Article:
Tuesday, July 9, 2013

The Second Invasion Of Gettysburg

  The battle of Gettysburg occurred during the middle of the summer and high temperatures. There were 7,000 corpses, 5,000 dead horses and 22,000 wounded and dying Union and Confederate soldiers in and around the environs of Gettysburg. As the Confederate Army began their long retreat southward back toward Virginia they managed to take an additional 11,000 of their own wounded with them in a wagon train that was seventeen miles long. This small town was not prepared to handle the human carnage and suffering that they would have to endure over the next few days and weeks. From July 4 through the 7th they were virtually on their own. During the day on July 4, it was not safe to walk the streets because Confederate sharpshooters or snipers were taking shots at anything that moved in Gettysburg from Seminary Ridge. Several citizens were wounded that day. Late in the afternoon the Union Army left in pursuit of the Confederate Army leaving the citizens of Gettysburg to fend for themselves. Next, the human vultures swooped down on the town robbing the dead and wounded soldiers, rifling through their pockets for any valuables, ignoring the cries of the wounded. Whole families of men women and children were guilty of this. 

  The grave diggers from the Union Army at first tried to bury each soldier in a deep grave but this became impractical because the bodies were rapidly decomposing in the summer heat. Then they started digging shallow graves throwing in at least three bodies at a time. Toward the end they were digging burial trenches shoving in 150 bodies at a time. There were crews burning the dead horses on huge pyres. The smell was overwhelming. People doused themselves with cologne or smeared peppermint oil and penny royal under their noses to camouflage the odor. The dead were lying in every conceivable position. Captain Francis Donaldson of the 118th Pennsylvania said " as far as the eye could see, the dead lay in all manner of shapes, some upon their faces, others upon their backs...There were others who had clutched the leaves and grass in their death struggle, whilst their mouths were filled with the soil as they had literally bitten the dust".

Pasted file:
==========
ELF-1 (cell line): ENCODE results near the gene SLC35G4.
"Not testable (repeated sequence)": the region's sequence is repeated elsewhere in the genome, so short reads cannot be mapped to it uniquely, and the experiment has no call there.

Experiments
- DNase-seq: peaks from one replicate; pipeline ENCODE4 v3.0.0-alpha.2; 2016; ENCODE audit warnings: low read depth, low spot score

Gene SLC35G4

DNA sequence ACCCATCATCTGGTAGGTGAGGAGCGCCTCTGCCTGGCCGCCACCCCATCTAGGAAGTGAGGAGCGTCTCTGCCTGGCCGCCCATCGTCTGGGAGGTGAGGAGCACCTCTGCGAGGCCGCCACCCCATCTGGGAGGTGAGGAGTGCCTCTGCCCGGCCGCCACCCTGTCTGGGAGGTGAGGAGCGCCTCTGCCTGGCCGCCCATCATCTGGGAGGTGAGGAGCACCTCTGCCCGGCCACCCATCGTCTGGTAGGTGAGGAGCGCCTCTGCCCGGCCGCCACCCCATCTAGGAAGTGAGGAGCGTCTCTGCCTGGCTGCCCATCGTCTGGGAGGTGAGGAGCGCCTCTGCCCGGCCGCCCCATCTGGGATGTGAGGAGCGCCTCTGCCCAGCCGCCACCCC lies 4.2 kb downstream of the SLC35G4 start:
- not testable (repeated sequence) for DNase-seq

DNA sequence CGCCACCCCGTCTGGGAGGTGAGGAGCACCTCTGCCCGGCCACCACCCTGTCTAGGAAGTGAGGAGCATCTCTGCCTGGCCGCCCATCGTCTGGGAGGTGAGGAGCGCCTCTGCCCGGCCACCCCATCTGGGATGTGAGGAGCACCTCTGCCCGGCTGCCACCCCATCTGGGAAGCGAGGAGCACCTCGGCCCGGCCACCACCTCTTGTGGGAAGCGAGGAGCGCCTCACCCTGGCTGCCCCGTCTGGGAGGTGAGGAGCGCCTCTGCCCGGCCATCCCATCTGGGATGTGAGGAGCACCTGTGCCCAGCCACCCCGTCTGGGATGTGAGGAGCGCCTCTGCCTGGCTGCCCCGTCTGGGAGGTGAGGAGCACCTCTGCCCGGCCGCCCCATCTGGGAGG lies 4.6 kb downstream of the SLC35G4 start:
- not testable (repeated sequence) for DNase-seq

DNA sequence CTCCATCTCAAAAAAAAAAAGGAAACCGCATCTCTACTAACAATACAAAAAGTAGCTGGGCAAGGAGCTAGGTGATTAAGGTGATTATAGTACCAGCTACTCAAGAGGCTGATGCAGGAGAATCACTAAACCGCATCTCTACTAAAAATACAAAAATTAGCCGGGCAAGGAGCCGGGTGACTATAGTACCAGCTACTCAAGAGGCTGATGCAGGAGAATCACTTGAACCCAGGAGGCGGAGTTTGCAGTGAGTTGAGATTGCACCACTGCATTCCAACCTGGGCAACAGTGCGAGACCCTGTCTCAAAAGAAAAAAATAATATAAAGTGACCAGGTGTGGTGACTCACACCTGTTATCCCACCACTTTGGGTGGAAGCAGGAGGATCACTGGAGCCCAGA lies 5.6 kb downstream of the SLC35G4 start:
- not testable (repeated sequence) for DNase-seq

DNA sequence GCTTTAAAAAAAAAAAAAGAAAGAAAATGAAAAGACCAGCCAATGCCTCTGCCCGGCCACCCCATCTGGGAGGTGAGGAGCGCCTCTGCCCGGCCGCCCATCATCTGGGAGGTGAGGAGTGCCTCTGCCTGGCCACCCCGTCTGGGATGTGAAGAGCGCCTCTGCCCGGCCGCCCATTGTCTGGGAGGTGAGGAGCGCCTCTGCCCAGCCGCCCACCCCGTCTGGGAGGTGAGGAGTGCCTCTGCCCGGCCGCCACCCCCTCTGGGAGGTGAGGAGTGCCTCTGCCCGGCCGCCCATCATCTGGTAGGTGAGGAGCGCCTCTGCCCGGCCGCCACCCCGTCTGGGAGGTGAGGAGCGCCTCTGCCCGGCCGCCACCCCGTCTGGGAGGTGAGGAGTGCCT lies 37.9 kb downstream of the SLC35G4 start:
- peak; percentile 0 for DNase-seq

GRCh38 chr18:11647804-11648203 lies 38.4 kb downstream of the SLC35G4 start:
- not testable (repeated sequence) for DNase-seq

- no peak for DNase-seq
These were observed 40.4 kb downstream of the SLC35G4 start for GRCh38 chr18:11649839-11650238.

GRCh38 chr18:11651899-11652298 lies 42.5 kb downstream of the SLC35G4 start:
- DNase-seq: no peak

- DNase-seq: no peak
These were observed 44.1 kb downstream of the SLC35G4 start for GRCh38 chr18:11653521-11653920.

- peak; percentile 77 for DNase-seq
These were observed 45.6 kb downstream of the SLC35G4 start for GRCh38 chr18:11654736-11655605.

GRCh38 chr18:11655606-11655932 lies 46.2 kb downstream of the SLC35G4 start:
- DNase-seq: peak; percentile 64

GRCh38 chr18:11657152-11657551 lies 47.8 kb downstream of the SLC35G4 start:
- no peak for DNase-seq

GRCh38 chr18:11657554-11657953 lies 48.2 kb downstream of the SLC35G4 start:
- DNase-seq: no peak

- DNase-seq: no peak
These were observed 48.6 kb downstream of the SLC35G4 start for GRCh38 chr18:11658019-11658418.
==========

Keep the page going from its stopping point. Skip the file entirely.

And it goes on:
On July 7th a horde of volunteers began pouring in from all over the North. The U.S. Sanitary Commission, which was the predecessor of the Red Cross, sent in nurses and doctors. Nearby towns and cities sent help. Washington sent troops to arrest the looters and thieves. The Union Commander called them vultures and inhuman creatures. Families came to claim their dead soldiers. They hired a horde of morticians to embalm their dead and the coffin makers had a brisk business. Coffins were stacked everywhere. The last body was buried just before Lincoln arrived to give his Gettysburg Address in November. 
An "Inhuman creature" arrested for robbing the dead.

Mortician embalming a dead soldier


No comments:

Post a Comment